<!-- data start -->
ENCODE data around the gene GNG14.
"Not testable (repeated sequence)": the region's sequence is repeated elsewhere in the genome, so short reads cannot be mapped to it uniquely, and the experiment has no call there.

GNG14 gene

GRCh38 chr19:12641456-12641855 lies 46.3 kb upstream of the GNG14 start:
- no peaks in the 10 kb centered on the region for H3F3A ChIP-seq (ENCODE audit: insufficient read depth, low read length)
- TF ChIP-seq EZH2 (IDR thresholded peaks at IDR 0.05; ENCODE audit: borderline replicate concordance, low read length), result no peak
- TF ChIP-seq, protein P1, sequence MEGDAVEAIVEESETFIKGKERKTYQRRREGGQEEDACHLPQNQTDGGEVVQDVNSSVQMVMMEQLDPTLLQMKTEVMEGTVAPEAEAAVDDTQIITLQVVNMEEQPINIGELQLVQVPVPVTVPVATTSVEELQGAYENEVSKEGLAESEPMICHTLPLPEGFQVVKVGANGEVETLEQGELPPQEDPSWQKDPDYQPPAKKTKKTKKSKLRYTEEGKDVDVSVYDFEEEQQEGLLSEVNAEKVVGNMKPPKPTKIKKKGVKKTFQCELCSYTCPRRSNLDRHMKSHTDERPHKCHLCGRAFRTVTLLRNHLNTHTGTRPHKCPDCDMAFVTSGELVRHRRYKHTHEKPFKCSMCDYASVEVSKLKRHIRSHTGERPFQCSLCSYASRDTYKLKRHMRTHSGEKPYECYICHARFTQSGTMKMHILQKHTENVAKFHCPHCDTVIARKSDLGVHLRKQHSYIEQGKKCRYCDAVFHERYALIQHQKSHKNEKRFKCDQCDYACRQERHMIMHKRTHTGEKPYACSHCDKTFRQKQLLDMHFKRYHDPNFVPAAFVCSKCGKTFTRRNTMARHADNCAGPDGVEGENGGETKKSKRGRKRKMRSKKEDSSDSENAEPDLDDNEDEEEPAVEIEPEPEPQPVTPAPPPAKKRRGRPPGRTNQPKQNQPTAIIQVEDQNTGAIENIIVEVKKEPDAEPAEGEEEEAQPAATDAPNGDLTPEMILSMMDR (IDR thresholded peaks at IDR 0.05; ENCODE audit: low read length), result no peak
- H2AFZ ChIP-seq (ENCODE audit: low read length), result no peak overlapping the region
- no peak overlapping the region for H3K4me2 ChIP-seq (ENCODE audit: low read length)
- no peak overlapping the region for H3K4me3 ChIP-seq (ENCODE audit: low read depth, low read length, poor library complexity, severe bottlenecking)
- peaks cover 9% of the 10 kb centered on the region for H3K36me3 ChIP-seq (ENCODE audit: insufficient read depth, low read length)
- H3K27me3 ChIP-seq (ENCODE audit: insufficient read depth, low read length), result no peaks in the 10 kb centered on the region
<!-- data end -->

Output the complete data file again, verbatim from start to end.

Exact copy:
ENCODE data around the gene GNG14.
"Not testable (repeated sequence)": the region's sequence is repeated elsewhere in the genome, so short reads cannot be mapped to it uniquely, and the experiment has no call there.

GNG14 gene

GRCh38 chr19:12641456-12641855 lies 46.3 kb upstream of the GNG14 start:
- no peaks in the 10 kb centered on the region for H3F3A ChIP-seq (ENCODE audit: insufficient read depth, low read length)
- TF ChIP-seq EZH2 (IDR thresholded peaks at IDR 0.05; ENCODE audit: borderline replicate concordance, low read length), result no peak
- TF ChIP-seq, protein P1, sequence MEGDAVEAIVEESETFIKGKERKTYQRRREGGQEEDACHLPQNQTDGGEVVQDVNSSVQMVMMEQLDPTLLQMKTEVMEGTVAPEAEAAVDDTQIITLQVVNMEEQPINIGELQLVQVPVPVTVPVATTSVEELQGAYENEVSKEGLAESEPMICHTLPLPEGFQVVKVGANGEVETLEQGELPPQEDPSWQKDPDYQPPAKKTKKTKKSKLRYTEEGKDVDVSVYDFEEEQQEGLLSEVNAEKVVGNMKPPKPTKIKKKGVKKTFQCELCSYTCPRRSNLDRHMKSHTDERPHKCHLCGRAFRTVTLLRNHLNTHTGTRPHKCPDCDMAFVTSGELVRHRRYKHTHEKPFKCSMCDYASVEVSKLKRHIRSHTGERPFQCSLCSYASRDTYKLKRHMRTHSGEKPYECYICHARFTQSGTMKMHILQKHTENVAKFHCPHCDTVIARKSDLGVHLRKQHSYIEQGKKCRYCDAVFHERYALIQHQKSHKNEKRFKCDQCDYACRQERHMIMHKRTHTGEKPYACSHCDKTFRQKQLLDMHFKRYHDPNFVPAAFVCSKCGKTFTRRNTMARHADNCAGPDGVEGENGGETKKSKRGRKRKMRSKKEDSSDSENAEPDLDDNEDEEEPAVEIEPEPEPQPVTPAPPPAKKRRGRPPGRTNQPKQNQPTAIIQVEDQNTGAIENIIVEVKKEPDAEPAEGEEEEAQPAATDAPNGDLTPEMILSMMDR (IDR thresholded peaks at IDR 0.05; ENCODE audit: low read length), result no peak
- H2AFZ ChIP-seq (ENCODE audit: low read length), result no peak overlapping the region
- no peak overlapping the region for H3K4me2 ChIP-seq (ENCODE audit: low read length)
- no peak overlapping the region for H3K4me3 ChIP-seq (ENCODE audit: low read depth, low read length, poor library complexity, severe bottlenecking)
- peaks cover 9% of the 10 kb centered on the region for H3K36me3 ChIP-seq (ENCODE audit: insufficient read depth, low read length)
- H3K27me3 ChIP-seq (ENCODE audit: insufficient read depth, low read length), result no peaks in the 10 kb centered on the region